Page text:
Alright! Through much investigation and work, I have determined the answer to this problem. Now, this is actually the first time that I'm answering a question on this site, so once more, please forgive any faux pax that I might commit.
First off, it appears that I was right about the Bessel-Fourier series. It is impossible to use just the Bessel series to get a function approximation. Through a lengthy process starting with the Bessel function and scaling the x and doing a whole host of tricks that include a Fourier transform, we get can determine that the Bessel-Fourier representation of a function is given in the form of
f(x) = A1*J_0(z1x) + A2*J_0(z2x) + ....
where z1 are the zeros of a First-Order Bessel Function, J_0 is the 0th First-Order Bessel Function and A1 are the coefficients of the Fourier-Bessel series. The zeros are easily acquired by just plotting the Bessel Function, but the coefficients are the tricky parts. They are given by the equation
An = (2/(J_1(zn)^2))*integral(x*f(x)*J_0(zn*x), 0, 1)
Needless to say, the difficult part of this is getting the integral of the Bessel functions. But by using this lovely list, the process can be made simple. Messy....but simple. I should also note that the the integral is from 0 to 1 because that was the nature of my assignment. If the question was to scale it from 0 to 2, then the equation would be
An = (2/(2^2)*(J_1(zn)^2))*integral(x*f(x)*J_0(zn*x), 0, 2)
But I digress. So, since my assignment also had me graph the first five values individually, and then add them together and compare the results with the actual function, that's what I did. And thus here is the code.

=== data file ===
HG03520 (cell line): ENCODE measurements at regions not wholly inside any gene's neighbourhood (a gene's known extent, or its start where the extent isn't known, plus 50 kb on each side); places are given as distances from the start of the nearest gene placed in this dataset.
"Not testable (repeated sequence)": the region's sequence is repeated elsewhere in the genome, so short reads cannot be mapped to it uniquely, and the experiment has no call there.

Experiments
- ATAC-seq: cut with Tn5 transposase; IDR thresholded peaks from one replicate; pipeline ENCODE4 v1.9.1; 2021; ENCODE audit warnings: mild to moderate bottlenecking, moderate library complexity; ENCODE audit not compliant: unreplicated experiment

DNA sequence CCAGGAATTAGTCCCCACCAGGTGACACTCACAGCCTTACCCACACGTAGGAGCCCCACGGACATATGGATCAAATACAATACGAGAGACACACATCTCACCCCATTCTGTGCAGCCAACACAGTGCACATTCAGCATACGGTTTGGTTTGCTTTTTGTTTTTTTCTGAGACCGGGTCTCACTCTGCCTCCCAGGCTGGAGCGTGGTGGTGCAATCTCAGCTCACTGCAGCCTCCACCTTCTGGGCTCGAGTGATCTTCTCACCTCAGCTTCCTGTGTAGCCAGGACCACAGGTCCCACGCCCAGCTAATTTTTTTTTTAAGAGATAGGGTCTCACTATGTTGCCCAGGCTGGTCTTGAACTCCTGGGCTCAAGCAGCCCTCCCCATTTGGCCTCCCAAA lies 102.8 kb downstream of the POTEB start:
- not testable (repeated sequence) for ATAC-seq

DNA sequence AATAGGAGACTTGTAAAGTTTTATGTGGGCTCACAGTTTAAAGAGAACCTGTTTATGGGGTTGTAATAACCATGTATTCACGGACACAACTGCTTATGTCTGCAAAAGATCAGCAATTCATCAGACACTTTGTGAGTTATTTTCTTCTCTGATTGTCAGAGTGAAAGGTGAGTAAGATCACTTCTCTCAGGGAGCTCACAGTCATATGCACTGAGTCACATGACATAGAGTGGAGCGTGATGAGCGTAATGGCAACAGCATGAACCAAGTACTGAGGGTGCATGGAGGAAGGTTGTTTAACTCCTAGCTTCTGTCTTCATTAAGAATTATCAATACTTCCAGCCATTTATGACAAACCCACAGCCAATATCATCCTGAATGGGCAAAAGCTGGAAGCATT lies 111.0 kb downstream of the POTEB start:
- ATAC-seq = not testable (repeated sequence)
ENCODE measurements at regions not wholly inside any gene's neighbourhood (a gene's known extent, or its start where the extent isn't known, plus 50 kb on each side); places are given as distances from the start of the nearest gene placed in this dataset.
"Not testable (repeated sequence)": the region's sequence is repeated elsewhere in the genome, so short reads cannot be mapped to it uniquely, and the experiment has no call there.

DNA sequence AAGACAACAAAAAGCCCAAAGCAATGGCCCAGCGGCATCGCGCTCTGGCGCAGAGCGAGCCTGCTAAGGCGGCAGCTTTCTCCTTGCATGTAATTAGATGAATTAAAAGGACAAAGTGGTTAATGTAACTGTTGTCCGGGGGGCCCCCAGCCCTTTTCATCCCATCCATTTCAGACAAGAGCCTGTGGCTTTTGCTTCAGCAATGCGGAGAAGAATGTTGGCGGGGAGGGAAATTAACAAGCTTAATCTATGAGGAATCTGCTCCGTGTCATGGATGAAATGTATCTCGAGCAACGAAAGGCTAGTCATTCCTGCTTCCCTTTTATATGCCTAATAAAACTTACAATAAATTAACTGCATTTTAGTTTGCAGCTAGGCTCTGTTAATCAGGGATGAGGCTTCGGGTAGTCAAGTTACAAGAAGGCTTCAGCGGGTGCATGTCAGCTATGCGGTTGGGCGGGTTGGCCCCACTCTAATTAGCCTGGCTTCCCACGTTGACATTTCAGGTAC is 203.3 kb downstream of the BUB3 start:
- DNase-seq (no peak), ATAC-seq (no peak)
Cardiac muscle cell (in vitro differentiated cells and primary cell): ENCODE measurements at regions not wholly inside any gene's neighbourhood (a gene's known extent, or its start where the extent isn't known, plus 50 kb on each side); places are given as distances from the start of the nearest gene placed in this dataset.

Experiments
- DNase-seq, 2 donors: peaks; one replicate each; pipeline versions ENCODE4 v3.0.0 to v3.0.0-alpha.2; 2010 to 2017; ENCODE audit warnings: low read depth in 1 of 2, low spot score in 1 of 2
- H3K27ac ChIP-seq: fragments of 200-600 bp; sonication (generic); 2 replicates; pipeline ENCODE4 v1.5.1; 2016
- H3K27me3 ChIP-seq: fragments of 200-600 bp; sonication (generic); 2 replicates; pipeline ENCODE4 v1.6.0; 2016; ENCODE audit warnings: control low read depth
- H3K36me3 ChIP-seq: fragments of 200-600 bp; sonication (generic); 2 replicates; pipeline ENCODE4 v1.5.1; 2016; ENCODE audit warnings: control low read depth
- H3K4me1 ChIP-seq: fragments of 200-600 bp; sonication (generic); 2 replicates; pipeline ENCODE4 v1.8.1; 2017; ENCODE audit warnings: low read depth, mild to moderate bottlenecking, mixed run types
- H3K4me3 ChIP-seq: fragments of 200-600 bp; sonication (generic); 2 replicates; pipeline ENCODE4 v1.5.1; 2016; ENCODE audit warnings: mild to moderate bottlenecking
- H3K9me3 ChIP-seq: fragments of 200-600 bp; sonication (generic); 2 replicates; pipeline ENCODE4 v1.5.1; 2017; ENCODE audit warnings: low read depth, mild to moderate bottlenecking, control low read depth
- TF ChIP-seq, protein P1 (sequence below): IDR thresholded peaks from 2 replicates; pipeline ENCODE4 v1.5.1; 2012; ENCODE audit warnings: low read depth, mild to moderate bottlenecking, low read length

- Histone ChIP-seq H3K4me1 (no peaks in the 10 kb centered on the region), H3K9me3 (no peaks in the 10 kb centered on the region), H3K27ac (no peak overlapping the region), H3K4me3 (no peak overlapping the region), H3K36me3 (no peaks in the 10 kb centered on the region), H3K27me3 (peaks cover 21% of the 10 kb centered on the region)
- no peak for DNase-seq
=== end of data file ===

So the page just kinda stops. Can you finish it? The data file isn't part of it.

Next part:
%%Plotting the Bessel Functions
a=[2.40483, 5.52008, 8.65373, 11.7915, 14.9309]; %a matrix with the first 5 zeros for a first order Bessle Function
%the equation to determine the coefficients of the Bessel-Fourier series
plot(X, A(i,1)*besselj(0, (a(i)*X))); %plot the first 5 Bessel functions
F=F+A(i,1)*besselj(0, (a(i)*X)); %adding all the Bessel functions together
plot(X, F); %plotting the Bessel functions and 1-x
% Calculates the Struve Function
% H_v(x) is the struve function and n is the length of
% the series calculation (n=100 if unspecified)
% from: Abramowitz and Stegun: Handbook of Mathematical Functions
And there we go. The struve function code was from this place
I hope this helped, and if I made any egregious errors, please tell me, but to be honest, I can't explain the equations up there any further as I just got them from a textbook.